The Honest Tease?

Imagine an ironic love machine. In private, I tease you. I mean all the off color things I say about you. And, depending upon the kind of person you are, you love every word, not because they are complimentary (often times they aren’t and when they are- completely double edged and ambiguous) but because I couldn’t have made these contentious remarks at all if I wasn’t completely and utterly fascinated by you. And ‘fascination,’ you might come to realize, is a far purer ante-cedent to affection than simple ‘approval’ or ‘agreement.’

Book Review: THE BOOK OF TROUBLE by Ann Marlowe

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In THE BOOK OF TROUBLE, Ann Marlowe perhaps suffers from the success of her previous work, HOW TO STOP TIME. HOW TO STOP TIME is something of a stylistic eureka; Ann’s severe, spare prose relates her career as a heroin junkie with impressive incision, clarity and erudition. She validates our puerile voyeurism for self destructive-cum-glamorous behavior with a cool-headed, easy-handed intellectualism by posing questions like: “What does the phenomenology of Martin Heidegger have to do with smack and Punk Rock?” But in THE BOOK OF TROUBLE, the intersection of minimalist style, ivory tower intellectualism and personal confession falls out of joint.

In the first half of the book, Marlowe, the Harvard educated power-Jewess I have come to know and love, introduces us to her post-heroin New York City social scene; a monotonous list of ridiculously well-educated expatriates from the Third World. She shoots us their names with nary an image or description, but we know how smart and sensitive and open they are; she tells us as much – it has something to do with the fact that they are from the Third World. Absent are TIME’s compelling vignettes of Marlowe’s friends burning off excess drug energy driving cross country for no reason but to feel the road under their feet. Instead, we are given dinner party guest lists. It immediately becomes clear that Ann isn’t plumbing the depths of her social situation as she did in HOW TO STOP TIME and, as a result, falls into the trap of Orientalism we wouldn’t expect her to fall for.

By the time Marlowe introduces us to Amir – her Afghan paramour – we understand why; the intellectual rigor Ann applies to her experience with drugs is enabled by her disassociation with it. In HOW TO STOP TIME, Marlowe makes clear that her relationship to heroin was a phase, that her addiction was voluntary and then, when she no longer wished to use heroin, she stopped. The separation between heroin use and Marlowe’s identity allows her the conceptually luminous, direct honesty that makes TIME a standout. In TROUBLE, however, Marlowe’s emotions and physical desire for Amir come center stage and, perhaps because she never stops loving Amir, can’t seem to establish the distance and perspective that makes TIME so compelling. I get the sense that Marlowe over analyzes and re-contextualizes in intellectual terms things that are sexual and emotional even as she sounds the call for a ‘return to feeling.’ She analyzes Afghan culture to explain why Amir treats her badly and ultimately opts out of their relationship but never seems to entertain the notion that ‘maybe he just isn’t that into her.’ As a result, her analysis comes off long winded, circumspect and sometimes pathetic; the emotionally stunted intellectual reads and writes around not just her own feelings but Amir’s.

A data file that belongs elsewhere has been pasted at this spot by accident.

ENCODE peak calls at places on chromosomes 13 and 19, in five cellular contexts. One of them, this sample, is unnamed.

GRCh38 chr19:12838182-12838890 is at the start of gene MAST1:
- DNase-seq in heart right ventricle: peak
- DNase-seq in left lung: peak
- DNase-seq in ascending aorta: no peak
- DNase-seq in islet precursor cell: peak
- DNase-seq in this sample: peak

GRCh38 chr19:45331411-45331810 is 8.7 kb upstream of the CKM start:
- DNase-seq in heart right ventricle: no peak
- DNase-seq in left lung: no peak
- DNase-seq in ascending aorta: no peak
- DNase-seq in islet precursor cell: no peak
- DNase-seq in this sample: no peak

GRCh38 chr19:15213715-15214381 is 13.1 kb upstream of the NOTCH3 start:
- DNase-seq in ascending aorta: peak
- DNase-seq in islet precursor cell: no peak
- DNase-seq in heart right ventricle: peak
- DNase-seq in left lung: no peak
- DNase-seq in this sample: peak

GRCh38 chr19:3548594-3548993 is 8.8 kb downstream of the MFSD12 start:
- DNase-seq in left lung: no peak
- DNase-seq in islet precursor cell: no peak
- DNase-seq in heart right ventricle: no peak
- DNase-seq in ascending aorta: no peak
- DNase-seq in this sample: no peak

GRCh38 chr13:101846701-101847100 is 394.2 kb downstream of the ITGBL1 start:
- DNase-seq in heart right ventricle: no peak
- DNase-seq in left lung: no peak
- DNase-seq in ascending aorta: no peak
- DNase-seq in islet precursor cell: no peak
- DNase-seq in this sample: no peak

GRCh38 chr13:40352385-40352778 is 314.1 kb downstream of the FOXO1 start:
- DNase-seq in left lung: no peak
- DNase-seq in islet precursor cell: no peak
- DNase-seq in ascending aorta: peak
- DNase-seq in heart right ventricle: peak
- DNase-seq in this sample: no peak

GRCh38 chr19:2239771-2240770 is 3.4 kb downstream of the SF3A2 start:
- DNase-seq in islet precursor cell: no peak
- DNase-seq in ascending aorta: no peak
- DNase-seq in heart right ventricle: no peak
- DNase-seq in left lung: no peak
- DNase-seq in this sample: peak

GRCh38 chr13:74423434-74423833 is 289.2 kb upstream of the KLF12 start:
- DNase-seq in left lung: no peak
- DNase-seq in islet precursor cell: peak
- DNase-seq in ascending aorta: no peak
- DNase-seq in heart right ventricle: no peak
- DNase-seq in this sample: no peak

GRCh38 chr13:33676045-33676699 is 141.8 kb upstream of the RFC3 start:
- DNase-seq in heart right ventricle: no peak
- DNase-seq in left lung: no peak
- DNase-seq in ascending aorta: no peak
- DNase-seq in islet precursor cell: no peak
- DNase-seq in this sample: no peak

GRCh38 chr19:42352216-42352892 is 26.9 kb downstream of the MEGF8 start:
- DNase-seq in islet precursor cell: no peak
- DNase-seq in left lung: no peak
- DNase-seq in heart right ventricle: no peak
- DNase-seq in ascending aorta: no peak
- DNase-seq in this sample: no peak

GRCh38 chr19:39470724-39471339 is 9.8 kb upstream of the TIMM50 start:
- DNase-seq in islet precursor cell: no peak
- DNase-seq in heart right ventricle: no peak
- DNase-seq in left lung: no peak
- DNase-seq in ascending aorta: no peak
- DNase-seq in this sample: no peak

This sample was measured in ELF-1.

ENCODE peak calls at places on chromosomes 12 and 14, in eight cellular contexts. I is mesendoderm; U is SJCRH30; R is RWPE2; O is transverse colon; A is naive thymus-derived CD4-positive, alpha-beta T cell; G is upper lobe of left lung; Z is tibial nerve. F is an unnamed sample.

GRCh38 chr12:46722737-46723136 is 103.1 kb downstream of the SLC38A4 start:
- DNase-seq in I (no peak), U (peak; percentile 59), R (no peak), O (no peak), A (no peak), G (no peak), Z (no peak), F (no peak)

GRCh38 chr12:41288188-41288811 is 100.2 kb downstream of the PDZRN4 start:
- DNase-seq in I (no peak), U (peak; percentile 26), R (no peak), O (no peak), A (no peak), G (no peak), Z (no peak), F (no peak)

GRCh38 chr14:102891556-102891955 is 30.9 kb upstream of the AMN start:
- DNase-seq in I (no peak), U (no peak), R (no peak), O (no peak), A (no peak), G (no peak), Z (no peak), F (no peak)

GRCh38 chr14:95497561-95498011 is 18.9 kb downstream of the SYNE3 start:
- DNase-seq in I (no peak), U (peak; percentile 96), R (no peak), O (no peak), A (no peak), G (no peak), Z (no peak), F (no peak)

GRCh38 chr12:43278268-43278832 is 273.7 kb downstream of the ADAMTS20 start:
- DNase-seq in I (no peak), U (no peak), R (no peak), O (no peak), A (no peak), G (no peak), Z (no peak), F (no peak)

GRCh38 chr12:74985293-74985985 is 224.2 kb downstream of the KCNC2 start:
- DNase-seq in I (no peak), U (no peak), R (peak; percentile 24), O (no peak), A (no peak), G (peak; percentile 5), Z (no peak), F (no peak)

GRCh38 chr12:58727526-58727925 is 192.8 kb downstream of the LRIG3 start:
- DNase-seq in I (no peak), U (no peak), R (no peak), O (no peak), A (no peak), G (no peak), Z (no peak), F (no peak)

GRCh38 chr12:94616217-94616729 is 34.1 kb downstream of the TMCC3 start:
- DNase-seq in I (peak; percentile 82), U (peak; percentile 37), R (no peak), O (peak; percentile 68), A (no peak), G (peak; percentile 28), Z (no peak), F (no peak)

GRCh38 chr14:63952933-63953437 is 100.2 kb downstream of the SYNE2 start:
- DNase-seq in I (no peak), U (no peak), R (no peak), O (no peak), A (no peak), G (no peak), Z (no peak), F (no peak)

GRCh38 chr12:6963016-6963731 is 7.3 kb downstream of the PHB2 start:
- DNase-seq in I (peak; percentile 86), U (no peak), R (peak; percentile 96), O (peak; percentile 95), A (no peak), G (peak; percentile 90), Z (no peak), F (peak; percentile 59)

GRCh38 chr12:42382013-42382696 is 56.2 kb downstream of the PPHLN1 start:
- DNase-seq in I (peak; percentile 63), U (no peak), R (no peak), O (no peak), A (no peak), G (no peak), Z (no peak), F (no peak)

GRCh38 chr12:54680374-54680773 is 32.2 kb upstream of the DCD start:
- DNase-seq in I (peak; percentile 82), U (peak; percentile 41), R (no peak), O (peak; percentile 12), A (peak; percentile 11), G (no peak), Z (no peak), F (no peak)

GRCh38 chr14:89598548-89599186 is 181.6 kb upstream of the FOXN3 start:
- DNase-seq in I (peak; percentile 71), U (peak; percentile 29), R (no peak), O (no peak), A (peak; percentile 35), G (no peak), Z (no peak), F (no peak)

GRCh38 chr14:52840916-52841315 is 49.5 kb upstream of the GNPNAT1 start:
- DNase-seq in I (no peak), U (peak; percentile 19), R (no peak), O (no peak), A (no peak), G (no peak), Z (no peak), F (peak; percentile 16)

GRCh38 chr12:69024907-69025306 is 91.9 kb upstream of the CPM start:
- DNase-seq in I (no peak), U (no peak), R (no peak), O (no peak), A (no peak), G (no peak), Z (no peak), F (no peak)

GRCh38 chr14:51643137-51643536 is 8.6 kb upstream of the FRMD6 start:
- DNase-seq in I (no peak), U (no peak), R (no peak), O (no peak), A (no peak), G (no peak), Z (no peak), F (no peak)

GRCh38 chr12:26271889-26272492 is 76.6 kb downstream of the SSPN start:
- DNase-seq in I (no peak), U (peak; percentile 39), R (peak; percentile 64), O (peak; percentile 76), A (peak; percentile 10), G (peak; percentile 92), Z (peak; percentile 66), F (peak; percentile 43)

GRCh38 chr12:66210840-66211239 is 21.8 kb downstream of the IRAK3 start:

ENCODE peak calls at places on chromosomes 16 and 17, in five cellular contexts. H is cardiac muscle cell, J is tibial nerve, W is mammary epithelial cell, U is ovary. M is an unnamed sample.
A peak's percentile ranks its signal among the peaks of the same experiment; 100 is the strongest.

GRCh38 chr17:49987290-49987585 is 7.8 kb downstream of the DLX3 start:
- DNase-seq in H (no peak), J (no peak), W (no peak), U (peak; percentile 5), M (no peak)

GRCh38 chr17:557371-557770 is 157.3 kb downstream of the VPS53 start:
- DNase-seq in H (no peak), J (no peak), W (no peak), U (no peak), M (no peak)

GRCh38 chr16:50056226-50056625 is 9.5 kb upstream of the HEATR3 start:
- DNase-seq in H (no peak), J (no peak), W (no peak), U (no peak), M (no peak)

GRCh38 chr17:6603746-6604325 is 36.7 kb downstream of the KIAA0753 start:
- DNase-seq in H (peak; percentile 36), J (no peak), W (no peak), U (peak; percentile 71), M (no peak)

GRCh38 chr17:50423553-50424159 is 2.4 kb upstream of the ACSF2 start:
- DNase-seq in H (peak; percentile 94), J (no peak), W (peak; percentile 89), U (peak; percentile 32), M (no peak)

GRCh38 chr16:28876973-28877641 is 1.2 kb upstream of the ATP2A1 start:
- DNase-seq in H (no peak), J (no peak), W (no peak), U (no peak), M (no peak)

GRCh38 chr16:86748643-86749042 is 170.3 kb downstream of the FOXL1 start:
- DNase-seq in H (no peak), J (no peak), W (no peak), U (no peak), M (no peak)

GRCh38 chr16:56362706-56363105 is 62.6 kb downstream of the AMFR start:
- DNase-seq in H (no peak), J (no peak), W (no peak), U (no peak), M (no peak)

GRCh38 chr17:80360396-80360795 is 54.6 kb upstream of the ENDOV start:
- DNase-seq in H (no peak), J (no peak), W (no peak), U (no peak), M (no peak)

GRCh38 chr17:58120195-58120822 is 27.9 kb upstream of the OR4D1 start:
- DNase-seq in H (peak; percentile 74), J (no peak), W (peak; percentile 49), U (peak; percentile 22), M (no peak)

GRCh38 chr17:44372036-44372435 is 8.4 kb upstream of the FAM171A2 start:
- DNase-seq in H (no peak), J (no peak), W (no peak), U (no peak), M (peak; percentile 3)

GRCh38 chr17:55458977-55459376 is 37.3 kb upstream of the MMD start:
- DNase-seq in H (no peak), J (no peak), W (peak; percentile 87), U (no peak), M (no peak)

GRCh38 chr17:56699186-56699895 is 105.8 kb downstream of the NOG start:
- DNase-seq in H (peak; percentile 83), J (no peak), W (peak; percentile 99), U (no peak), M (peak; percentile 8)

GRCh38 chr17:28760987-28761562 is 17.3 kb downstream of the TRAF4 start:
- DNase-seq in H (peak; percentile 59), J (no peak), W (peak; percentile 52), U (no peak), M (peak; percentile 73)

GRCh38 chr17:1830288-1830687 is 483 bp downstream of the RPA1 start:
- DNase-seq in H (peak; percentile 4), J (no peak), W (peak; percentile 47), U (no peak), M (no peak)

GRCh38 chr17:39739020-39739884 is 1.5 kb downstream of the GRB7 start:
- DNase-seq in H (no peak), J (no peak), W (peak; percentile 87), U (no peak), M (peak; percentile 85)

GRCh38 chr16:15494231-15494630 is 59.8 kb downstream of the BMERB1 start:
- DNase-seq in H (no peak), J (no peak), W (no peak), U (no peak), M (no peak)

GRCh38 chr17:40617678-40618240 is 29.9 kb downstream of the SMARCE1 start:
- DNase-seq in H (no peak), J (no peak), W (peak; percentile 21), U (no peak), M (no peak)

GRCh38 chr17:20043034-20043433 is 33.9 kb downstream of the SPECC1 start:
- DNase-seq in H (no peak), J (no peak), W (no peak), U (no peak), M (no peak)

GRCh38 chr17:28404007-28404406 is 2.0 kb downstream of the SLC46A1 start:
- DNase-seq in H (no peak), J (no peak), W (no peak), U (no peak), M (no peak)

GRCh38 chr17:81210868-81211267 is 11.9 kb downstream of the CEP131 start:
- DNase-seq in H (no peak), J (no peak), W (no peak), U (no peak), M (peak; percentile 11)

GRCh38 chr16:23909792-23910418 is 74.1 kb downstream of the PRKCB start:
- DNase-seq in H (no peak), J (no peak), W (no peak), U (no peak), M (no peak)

This isn’t to say that TROUBLE is without its charms, though. The second half of the book, as Marlowe’s orbit of Amir becomes wider and his presence in the text becomes more attenuated, enjoys a realignment of perspective, analysis and tone that made TIME great. Her observation of American journalists socializing amongst one another in Iraq amidst the war features a kinetic, exciting and powerful interpolation of narrative and analysis that is canny, entertaining and spot on. Whatever the exotic location, Marlowe elucidates sexual dynamics with a provocatively efficient and insightful voice. Marlowe’s reflections as she seduces a much younger American photographer delivers on the promise of a physically fearless, coolly unapologetic and cerebrally powerful spin on ‘Carrie Bradshaw’ Marlowe’s publisher’s might have been counting on but, unfortunately, cannot guarantee with any consistency.

Filed under: Literary Review, Uncategorized, , ,

August 2017
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